I had never seen an intermunicipal bus with 5 seats per row.

Other things in Livingstone

The Livingstone Museum ($5) is nice as it has a lot of anthropological and historical content. There is a small restaurant, Sepo Yaka, next to it that sells good traditional food that is fast (like a buffet) and cheap (45 for the vegetarian lunch). Then there’s Curio Market, your typical touristy market where everyone tries to sell the traditional souvenirs with cliche lines (not that great) and the Maramba Market a good 30 min walk from Curio. Not touristy at all, there are clothes, household stuff and some produce. It’s fun to walk through it, but you may not buy anything unless maybe you need to replace something you lost.

In the end I couldn’t see the Falls from the Vic Falls (Zim) side. But I hear the view is better since that park has a larger area of the Falls. Other activities that were recommended but I didn’t do are the Elephant Cafe, boat cruises, bungee jumping, and helicopter/microlight rides. See this Culture Trip list.

Bus Vic Falls to Harare

When I finally got a visa for Zim, I crossed the border close to 7pm, went straight to the bus station and got a ticket ($30) with Stallion for an overnight bus to Harare leaving Vic Falls at 8:30. The other option was ExtraCity leaving at 9pm but I was told by multiple people that Stallion was better. Since it was late to get a sim card, I had to ask one of the drivers to let me use his phone to tell my friend in Harare I was soon going to be on my way there, and we then ate some corn on the cob (2 corns for $1) at the station. The bus was full and wasn’t the most comfortable one. It was hot for the first few hours and none of these buses have toilets. We reached Bulawayo around 2:30 am, and Harare around 8:45 am. The guy sitting next to me also let me use his phone to update my friend and later to tell her the exact pick-up location since there was no station but rather it was a stop in a highway, a little after the National Heroes’, a place called the Bus Show.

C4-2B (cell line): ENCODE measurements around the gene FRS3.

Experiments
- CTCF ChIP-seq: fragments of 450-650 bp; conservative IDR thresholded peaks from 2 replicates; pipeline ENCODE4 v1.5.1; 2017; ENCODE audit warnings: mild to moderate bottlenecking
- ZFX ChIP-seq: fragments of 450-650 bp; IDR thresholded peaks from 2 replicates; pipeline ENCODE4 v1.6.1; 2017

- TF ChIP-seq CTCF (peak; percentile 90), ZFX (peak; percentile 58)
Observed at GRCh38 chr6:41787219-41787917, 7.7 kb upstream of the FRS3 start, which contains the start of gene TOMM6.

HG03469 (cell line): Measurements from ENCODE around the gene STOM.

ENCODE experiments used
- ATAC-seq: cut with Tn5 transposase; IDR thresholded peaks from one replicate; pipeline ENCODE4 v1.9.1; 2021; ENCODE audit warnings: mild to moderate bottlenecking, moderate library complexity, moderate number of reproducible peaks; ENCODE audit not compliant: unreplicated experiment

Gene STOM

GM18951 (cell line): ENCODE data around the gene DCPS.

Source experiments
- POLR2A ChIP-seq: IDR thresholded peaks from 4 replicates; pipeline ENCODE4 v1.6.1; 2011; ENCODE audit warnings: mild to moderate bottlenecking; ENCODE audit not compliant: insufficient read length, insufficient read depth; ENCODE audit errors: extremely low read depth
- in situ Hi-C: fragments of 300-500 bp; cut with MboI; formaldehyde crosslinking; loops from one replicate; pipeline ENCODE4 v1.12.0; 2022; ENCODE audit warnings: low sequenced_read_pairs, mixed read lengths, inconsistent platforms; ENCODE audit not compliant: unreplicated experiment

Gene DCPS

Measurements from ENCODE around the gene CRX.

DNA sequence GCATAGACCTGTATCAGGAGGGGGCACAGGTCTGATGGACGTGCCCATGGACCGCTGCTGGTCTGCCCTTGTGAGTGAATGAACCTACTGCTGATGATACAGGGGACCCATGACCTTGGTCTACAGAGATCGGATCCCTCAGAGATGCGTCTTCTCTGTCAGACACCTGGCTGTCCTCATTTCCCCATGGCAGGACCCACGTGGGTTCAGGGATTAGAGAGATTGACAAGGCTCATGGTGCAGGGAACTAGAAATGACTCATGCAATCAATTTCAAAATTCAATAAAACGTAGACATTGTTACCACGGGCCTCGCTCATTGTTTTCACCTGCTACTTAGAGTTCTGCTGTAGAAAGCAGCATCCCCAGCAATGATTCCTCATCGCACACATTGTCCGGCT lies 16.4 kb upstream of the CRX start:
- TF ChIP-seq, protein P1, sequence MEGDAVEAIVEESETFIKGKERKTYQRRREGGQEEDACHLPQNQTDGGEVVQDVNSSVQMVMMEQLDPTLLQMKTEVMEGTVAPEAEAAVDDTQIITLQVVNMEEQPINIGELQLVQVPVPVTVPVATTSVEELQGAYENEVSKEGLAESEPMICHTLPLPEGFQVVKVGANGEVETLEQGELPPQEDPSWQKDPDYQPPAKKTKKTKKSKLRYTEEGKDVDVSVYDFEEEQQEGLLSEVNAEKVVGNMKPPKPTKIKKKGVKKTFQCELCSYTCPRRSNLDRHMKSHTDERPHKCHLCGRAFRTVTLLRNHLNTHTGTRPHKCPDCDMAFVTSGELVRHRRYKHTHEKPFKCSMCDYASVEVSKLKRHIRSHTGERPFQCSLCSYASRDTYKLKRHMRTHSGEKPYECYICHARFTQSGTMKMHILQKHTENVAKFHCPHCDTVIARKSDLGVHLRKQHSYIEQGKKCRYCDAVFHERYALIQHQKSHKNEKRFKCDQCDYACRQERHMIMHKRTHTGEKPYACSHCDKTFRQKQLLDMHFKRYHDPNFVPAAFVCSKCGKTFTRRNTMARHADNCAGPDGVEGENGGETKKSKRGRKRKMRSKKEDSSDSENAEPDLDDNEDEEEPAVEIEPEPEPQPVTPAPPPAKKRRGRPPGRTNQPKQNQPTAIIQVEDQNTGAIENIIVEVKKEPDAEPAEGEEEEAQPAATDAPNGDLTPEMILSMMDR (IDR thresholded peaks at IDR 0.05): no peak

My time in Harare was short but sweet. I walked around the City Center starting at the Eastgate Centre, a building modeled after termite mounds with methods that passively cool the indoor environment. I then passed through the Africa Unity Square Gardens, which recently got a bikes mural and a container that will also be a space dedicated space for bikes, visited the Cathedral, walked on the pedestrian street that is 1st Street, walked around the Harare Gardens, and visited the National Gallery of Zimbabwe ($2 for locals, $10 for foreigners). The Botanical Gardens were a little further north but are supposed to be nice too. Also, in city center there is the Copacabana bus station and market, where locals gather to sell a variety of products depending on the time of the day, and it is interesting to see it and walk through it.

Harare is a very sprawling city. There is very little density of basically anything everywhere except in the city center. Any neighborhood that is not city center feels like suburbia. The city was built on a wetland, so there are patches of small wetlands everywhere in the city, though they are mostly dried up given planners planted trees that suck up hundreds of liters of water a day so they could build on that land. I was staying with a Colombian friend, and luckily a friend of hers was available to give me a quick bike tour. We visited an area that has poor, but some, bike infrastructure where civil society and some organizations are pushing to make streets safer for bicyclists and pedestrians, particularly kids that go to the school in the area. It was a quick 7 km ride, but I got to see some bike paths that were built back in the 60’s or so and that need urgent upgrades for the safety of all road users. I also got to see a local friend from The Resolution Project Fellowship to catch up over breakfast.

It was quite hard to navigate Harare: it was hard to get and activate a sim card, there was never WiFi, everything is very expensive (including taxis and food), places don’t really take payments with international credit cards, and a lot of times there are electricity and water outages. The economy has been struggling for a while, and a lot of people who can afford to do so are leaving the country. Mind you, Zimbabweans level of education is very high. At some point, the country reached close to 100% literacy rates. Regardless, it is a very lively city with people walking everywhere in the city center and taking cars everywhere just outside of the city center. Everyone speaks English and is nice, though walking by myself near some parks I did get catcalled and felt uncomfortable at times.


While the Victoria Falls are clearly the top attraction in Zimbabwe, there are other places worth visiting, including Mtarazi Falls (near the border with Mozambique) and Mana Pools (near the border with Zambia). Check out Popoma Travel, which my friend from college founded. He was very helpful in providing advice before my trip. Note that people tend to travel outside of the city by car. It would be ideal to rent one since things are far and buses are not the most comfortable. Harare is a good place to check out on the way from Bots to Moz, creating a nice route to see three neighboring but very different countries.